Percussionists dream to teach music to next generation


Ashanti Thomas

The percussionist part of the Panther Marching Band perform two different pieces, the first from Cuba, and the second from Brazil, at the Dia De Los Muertos Gala.

Kyara Morales-Rodriguez, Campus Reporter

Percussion instruments come in many different shapes and sizes, creating very different sounds. From the booming sound of a bass drum to the tinkling sound of a triangle, there is a lot of diversity in the sorts of sounds one can hear from the percussion family.  

Percussionists in concert bands and orchestras often have to learn to play multiple instruments in one piece of music, keeping the rhythm and supporting a piece with a variety of unique sounds.  

These versatile performers can be seen in many of Eastern’s own ensembles, including the Panther Marching Band, the EIU Percussion Ensemble and the EIU Jazz Ensemble.  

One such student performer is Garrison Reed, a junior music education student. He said that percussion instruments are an important part of bands.  

“It’s such an important part of bands because of how expressive it can be,” Reed said. “It adds extra weight and impacts to important parts and adds extra color to a piece that other instruments necessarily can’t do.” 

Reed said that music has always been a big part of his family, having many family members that played instruments, including both of his parents who were in band in high school.  

“I was already really interested in playing an instrument, but in the mind of a sixth grader, drums sounded cool and the idea of playing percussion in general just intrigued me,” Reed said. “I’d seen other bands that had come through on tours to the elementary school at the time, and everyone in the back looked like they were having a blast playing in the percussion section. I just kinda knew I belonged there.” 

Despite finding an early passion for music, Reed said he had no clue he was going to pursue a career in music, but that passion led him to studying music at Eastern.  

Alex Drews, a graduate student concentrating in percussion performance, also found an early passion for music.  

“My mom always tells me that I started young just banging on pots and pans and stuff in the kitchen when I was a young kid,” Drews said.  

Drews said he was drawn to playing percussion instruments because of the versatility of instruments, and how they can be used.  

“You can be playing very heavy in a rock and roll band or playing a very delicate triangle in an orchestral piece,” Drews said. “There’s so many ways they can be utilized, and unlike any other instrument, I would say, there are so many different instruments to master. It’s kind of like a challenge, like how many can you get.” 

Drews said that growing up, he got involved in music ensembles, and that allowed him to work with band directors and private music teachers that had a passion for playing instruments.  

“People being passionate about an instrument is very infectious, so it also sparked that in me,” Drews said. “That’s probably why I decided, because of the influence of my teachers and just how fun it is.”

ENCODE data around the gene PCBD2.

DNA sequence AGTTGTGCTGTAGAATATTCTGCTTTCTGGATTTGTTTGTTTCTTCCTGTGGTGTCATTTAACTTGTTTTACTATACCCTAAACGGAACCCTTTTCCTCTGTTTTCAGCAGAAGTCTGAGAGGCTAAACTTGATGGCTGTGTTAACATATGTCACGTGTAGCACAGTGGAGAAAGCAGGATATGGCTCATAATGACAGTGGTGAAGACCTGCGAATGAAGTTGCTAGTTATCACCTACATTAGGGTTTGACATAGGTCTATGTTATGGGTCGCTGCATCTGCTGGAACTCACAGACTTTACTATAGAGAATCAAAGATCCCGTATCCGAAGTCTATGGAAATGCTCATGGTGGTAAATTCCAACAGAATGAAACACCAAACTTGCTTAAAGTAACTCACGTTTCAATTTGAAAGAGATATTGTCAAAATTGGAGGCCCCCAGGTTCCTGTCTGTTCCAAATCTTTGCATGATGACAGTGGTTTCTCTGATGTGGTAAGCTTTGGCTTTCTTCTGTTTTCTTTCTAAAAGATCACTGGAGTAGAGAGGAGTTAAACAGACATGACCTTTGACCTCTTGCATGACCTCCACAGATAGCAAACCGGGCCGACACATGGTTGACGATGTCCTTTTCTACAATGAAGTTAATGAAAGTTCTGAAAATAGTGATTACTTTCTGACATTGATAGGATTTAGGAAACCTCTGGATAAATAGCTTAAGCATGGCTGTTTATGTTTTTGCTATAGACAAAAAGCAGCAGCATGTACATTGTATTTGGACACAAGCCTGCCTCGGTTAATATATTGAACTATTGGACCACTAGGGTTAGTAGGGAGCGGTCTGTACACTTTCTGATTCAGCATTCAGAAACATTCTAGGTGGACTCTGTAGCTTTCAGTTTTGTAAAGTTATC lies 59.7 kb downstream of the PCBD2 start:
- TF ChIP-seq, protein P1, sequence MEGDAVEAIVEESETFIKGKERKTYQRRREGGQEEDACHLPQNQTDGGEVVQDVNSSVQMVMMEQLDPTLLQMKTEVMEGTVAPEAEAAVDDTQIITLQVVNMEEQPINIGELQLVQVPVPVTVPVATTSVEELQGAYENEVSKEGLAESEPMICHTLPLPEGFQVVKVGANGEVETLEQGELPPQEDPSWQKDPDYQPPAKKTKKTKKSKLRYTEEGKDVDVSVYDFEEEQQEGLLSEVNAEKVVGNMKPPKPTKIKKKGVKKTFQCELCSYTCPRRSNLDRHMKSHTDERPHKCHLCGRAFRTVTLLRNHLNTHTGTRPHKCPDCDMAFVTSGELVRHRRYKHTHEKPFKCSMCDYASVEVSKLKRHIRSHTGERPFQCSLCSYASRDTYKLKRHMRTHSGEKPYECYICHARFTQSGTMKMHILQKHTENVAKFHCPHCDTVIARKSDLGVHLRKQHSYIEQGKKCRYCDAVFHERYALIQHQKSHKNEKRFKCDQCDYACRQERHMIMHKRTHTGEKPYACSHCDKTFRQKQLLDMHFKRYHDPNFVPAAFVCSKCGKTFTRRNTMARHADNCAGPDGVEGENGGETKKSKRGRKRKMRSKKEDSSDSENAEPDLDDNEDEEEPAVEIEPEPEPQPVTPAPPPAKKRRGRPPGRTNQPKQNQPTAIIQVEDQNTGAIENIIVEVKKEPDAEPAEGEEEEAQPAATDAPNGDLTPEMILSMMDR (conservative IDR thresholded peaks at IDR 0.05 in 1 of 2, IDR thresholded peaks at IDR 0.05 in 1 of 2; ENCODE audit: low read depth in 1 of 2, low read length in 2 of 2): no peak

Drews said that because his teachers were a huge influence on him, he would like to be a teacher someday and share his passion for music with his students.  

“I want to learn as much of it as possible and then go off and share it with whoever’s interested,” Drews said.  

Reed said he was also inspired by his teachers, specifically his band director and history teacher, to pursue a career in music education.  

“Watching what [my history teacher] did and what my band director did for not only me, but all his other students he had, it finally clicked with me that this is what I was meant to do,” Reed said. “I wanted to be a teacher and not only teach something that I’m passionate about, but try to break the stigma behind teaching in general.” 

Reed said that he often heard people say that those who can’t do, teach, and he wants to break that stigma.  

“We don’t do it because we can’t do anything else, it’s because we want you to be as good as the greats in your field,” Reed said.  

There are not only misconceptions about music teachers, but also about percussionists in general.  

“There’s a lot of big misconceptions about the percussion world, especially when it comes to drums or the drum set,” Reed said. “The biggest ones being, ‘Oh you just hit stuff’ or ‘Drummers aren’t musicians’ or even ‘Drummers are stupid.’” 

Drews said that percussion instruments are ones where “you’re doing something very simple looking, but there’s so many nuances into what you’re actually doing.” 

“On the outside, it can seem like I’m just hitting these big drums, but I’m actually making highly calculated decisions,” Drews said. “What we do can seem simplistic, but it’s actually hard to make it sound good rather than just banging on drums.” 

Reed said that it can be challenging to master techniques needed for every percussion instrument and that the “finest details matter to create the most beautiful sounds you can from that instrument,” especially when you have to learn how to play multiple instruments. 

He said that his professors and band directors at Eastern have helped him a lot on his journey as a percussionist. 

“My professor has done a lot that’s helped me as far as becoming a better musician and helping make my weaknesses much stronger on instruments I’m not as strong on and getting even better at the ones I know well,” Reed said. “The same could also be said for both of our band directors we have here. They’ve really pushed me to become a better musician and I couldn’t be happier with the work I do here.”


Kyara Morales-Rodriguez can be reached at 581-2812 or at [email protected].